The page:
Mass-produced instruments won’t suffice for serious musicians. Leading violinmaker Helen Michetschläger tells Abi Millar about the traditional techniques involved in hand crafting a high-quality violin
Three hundred years ago, an Italian artisan named Antonio Stradivari was nearing the end of his career. A master luthier (violinmaker), who crafted over a thousand instruments during his lifetime, Stradivari set a new standard for what a violin could sound like. Widely described as ‘bright’, ‘sweet’, or ‘brilliant’, his instruments were more than a match for a new era of concert-going – their dulcet sound carrying easily through a large concert hall.
Little has changed today, in terms of what musicians prize. Many of today’s most renowned violinists still play Stradivarius instruments (‘Strads’), with some reaching as high as $16m at auction. What’s more, in a world of rapidly changing tastes and technologies, the art of violinmaking may appear curiously timeless. Around 160 luthiers have set up shop in Stradivari’s native Cremona, using very similar methods to the old masters.
Helen Michetschläger, one of the UK’s leading violinmakers, has been applying these methods – albeit enhanced with modern technologies – for the last 40 years.
“I think in many ways, a lot of makers from the 18th century could walk into a modern workshop and get going,” she tells me, speaking over Zoom from her workshop in the suburbs of Manchester. “Likewise, if we could go back in the past, we would probably find that a lot of things haven’t changed an enormous amount. We’ve probably got more tools, but on one level it hasn’t changed at all.”
Arguably, instrument-making is one of the few crafts remaining in which a maker can eke out a decent living. While mass-produced instruments do exist – think of every tinny violin ever scraped in a primary school orchestra – serious musicians need the kind of quality that comes with hand-crafting, and they are willing to pay good money for it.
To cite one example that’s close to home: last year’s ROSL Annual Music Competition Winner, Eleanor Corr, has said she will devote some of her prize money towards the construction of a new instrument.
Michetschläger herself has made over 300 instruments over the course of her career, not just violins but cellos and violas (she has never made a double bass). Her clients range from front desk orchestral players, to teachers seeking high-end instruments to lend to their pupils, and they live as far afield as Louisiana, Norway, and Hong Kong.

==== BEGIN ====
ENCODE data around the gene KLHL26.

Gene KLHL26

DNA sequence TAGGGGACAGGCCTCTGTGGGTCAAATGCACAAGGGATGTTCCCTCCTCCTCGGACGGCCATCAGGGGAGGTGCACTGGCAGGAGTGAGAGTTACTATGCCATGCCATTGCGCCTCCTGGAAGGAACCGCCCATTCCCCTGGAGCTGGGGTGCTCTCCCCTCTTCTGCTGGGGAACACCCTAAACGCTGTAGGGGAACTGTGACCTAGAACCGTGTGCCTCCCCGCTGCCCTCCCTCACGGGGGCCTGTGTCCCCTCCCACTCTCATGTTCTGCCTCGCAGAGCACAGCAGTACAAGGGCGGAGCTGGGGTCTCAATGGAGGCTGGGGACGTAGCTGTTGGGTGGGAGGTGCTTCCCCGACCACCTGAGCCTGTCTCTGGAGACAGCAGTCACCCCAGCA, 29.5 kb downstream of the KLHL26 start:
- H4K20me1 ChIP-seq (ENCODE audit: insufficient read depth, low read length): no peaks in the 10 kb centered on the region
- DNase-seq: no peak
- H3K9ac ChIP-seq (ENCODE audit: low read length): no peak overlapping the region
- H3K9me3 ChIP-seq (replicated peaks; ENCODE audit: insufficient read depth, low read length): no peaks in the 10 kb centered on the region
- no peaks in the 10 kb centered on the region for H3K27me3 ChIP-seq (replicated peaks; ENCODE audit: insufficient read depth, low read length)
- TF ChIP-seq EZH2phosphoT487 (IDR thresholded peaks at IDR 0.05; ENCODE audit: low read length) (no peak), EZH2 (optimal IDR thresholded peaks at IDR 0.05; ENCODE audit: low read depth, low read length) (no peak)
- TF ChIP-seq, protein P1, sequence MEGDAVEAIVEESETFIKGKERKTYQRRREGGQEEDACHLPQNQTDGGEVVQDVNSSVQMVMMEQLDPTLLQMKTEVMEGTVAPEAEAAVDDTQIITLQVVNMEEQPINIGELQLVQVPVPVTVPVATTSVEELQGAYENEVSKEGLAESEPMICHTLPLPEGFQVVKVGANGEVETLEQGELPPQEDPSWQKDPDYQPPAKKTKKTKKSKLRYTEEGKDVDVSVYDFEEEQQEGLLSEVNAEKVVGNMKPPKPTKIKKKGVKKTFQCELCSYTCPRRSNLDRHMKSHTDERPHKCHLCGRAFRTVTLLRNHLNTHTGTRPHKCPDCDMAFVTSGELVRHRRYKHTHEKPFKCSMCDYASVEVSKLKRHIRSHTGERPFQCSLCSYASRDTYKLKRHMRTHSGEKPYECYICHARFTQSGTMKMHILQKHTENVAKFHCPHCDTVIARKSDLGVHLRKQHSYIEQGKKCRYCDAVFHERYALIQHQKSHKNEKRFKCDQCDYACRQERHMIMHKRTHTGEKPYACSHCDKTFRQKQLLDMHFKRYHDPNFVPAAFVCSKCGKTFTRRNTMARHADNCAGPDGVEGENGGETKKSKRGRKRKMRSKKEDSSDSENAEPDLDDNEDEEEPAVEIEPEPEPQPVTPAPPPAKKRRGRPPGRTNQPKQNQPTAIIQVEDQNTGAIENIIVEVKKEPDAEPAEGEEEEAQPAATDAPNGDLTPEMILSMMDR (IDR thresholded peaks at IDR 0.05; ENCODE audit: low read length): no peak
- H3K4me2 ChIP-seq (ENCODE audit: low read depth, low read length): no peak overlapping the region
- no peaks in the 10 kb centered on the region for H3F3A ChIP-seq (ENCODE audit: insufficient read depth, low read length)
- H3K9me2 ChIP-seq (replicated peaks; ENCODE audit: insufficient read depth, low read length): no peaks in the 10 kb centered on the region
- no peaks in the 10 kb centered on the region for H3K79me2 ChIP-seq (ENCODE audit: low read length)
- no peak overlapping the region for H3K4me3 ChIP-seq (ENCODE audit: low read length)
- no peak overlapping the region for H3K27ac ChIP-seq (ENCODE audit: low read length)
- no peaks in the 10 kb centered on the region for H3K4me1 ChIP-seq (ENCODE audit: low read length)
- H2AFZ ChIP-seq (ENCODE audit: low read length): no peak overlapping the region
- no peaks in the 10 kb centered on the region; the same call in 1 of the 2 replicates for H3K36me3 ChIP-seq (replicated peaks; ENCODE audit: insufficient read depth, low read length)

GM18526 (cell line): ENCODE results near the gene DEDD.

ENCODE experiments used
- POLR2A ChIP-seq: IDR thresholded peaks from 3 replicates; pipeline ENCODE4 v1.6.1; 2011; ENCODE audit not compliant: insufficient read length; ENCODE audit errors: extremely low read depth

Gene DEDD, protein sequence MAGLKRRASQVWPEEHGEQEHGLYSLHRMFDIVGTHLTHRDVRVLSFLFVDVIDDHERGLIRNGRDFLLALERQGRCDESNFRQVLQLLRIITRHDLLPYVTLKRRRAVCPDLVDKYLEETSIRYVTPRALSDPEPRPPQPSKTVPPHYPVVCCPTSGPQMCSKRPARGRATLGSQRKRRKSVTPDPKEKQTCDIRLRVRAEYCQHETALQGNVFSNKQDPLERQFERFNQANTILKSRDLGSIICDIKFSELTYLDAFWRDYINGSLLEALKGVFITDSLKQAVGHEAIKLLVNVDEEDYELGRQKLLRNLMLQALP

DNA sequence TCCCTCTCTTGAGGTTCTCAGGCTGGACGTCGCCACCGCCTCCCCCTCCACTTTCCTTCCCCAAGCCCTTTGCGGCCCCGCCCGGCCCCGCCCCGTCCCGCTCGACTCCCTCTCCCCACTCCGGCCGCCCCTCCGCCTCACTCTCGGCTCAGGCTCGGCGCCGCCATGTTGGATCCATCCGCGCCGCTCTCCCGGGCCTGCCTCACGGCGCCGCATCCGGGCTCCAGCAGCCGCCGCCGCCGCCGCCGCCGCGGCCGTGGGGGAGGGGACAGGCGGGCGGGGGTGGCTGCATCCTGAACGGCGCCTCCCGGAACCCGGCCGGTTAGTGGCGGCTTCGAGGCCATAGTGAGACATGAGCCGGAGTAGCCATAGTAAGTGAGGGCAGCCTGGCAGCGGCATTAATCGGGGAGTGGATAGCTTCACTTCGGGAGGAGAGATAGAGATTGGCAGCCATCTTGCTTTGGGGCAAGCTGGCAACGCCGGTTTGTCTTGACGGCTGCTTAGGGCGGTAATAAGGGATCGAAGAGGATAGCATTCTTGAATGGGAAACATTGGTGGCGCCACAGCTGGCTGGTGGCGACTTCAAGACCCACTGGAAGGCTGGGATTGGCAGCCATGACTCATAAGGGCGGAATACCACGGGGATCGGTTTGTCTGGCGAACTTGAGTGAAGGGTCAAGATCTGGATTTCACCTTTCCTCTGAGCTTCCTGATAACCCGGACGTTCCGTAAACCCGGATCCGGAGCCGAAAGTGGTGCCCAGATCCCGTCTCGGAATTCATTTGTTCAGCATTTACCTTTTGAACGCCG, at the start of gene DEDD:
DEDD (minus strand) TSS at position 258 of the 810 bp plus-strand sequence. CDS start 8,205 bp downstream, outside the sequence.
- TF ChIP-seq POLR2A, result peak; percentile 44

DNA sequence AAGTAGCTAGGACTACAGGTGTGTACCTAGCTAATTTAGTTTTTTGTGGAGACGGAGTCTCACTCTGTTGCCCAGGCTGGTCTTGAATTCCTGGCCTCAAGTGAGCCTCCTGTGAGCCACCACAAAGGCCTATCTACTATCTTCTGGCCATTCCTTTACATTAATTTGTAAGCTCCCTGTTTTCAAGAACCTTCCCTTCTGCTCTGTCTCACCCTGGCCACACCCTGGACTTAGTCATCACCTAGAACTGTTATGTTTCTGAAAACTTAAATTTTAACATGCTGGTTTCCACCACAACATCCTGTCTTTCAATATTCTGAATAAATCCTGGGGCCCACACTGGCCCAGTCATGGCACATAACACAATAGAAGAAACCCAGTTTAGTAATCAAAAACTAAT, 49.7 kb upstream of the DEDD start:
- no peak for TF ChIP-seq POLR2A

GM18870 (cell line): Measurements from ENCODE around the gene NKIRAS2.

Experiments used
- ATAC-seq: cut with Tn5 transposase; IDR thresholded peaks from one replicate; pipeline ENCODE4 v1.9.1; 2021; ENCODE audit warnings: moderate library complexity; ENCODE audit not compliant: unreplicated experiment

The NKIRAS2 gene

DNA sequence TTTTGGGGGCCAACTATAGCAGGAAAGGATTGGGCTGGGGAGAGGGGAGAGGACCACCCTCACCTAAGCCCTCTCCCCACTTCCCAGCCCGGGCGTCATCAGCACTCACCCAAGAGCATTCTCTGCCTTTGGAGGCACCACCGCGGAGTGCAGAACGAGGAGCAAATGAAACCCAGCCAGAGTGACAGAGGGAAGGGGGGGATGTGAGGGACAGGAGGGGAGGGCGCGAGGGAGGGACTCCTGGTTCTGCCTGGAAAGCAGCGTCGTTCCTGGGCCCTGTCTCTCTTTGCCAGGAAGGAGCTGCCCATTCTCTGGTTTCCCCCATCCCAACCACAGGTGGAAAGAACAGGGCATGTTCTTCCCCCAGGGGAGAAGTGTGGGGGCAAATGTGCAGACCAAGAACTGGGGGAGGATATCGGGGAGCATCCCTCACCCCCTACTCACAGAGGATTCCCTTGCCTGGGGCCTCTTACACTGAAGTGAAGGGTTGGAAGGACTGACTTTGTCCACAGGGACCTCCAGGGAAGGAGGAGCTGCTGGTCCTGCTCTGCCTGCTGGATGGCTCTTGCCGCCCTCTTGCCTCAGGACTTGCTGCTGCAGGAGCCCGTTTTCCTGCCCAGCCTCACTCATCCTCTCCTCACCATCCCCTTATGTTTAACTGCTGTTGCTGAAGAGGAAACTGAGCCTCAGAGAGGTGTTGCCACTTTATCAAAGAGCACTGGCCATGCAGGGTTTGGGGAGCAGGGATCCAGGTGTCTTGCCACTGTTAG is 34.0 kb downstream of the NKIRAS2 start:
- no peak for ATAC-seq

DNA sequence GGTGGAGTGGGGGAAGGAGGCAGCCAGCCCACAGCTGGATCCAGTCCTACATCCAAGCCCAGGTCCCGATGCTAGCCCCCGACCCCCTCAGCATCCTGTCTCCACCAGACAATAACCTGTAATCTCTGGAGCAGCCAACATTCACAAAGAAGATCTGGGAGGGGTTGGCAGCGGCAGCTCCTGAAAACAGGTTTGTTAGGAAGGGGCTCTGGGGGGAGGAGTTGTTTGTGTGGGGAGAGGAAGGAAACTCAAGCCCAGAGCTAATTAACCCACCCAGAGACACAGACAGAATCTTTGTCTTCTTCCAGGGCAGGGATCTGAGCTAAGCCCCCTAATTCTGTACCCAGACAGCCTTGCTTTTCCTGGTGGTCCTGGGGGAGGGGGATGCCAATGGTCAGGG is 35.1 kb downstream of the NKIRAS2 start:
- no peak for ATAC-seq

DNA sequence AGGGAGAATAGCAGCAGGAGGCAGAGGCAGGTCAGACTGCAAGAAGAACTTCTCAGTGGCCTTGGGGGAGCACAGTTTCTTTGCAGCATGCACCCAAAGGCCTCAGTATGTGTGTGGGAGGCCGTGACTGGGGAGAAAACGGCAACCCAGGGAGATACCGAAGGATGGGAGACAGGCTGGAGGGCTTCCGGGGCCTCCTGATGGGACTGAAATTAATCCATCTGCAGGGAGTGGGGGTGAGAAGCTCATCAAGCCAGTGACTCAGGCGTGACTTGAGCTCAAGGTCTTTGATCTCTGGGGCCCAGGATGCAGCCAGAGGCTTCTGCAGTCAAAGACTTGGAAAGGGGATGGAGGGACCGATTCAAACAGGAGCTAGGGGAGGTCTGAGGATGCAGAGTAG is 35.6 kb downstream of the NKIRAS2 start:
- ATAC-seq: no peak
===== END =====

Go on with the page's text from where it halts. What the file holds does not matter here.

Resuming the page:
While mass-produced instruments do exist, serious musicians need the quality that comes with hand-crafting
“Factory-made instruments can’t reproduce the input of someone who’s got the experience,” she says. “A violinmaker will have been thinking quite hard about what makes a good-sounding instrument, and responding to each individual piece of wood.”
Born in London to an Austrian father and a British mother, Michetschläger discovered a knack for making things early in life. She also loved playing the cello, and experienced what she describes as ‘a moment of the blindingly obvious’ when she visited a violin repairer’s workshop aged 16.
“I was always good with my hands, so making instruments seemed like the ideal combination of everything I was interested in,” she recalls. “I went to the Newark School of Violin Making when I was 18, and I set up my own business when I left college at 21.”
In those days, there were few jobs out there for enterprising young violinmakers, meaning self-employment was the only option. Undaunted, Michetschläger found somewhere to make instruments, while focusing on building up her contact book. Gradually, she began to sell her work and forge a reputation in the field.
“I moved to Manchester about 15 years later when I met my husband,” she says. “It was a good career move, because you have a lot more musicians on your doorstep in a big city with two professional orchestras, a Conservatoire and a specialist music school, than you have in the countryside.”
Since then, Michetschläger’s career has blossomed. As well as crafting six to eight instruments a year, she has gained some clout as an authority on varnish. (Her book, Violin Varnish: notes and articles from the workshop of Koen Padding, was published in 2015).
She has also developed her own models for small-sized instruments, particularly small violas for talented children, and has offered extensive support to younger makers via the charity she chairs, RAB Trust.
A typical day in her workshop begins with a singing practice, followed by an extended stint on her latest instrument. Although she does occasionally see customers, most of the time she works in solitude.
“I’m one of those people for whom lockdown was not so bad because I’m usually by myself,” she says. “Quite often, people who make instruments work on their own, and so you have to be able to stand that. I have a nice space – it’s a purpose-built workshop overlooking the garden, just behind the house.”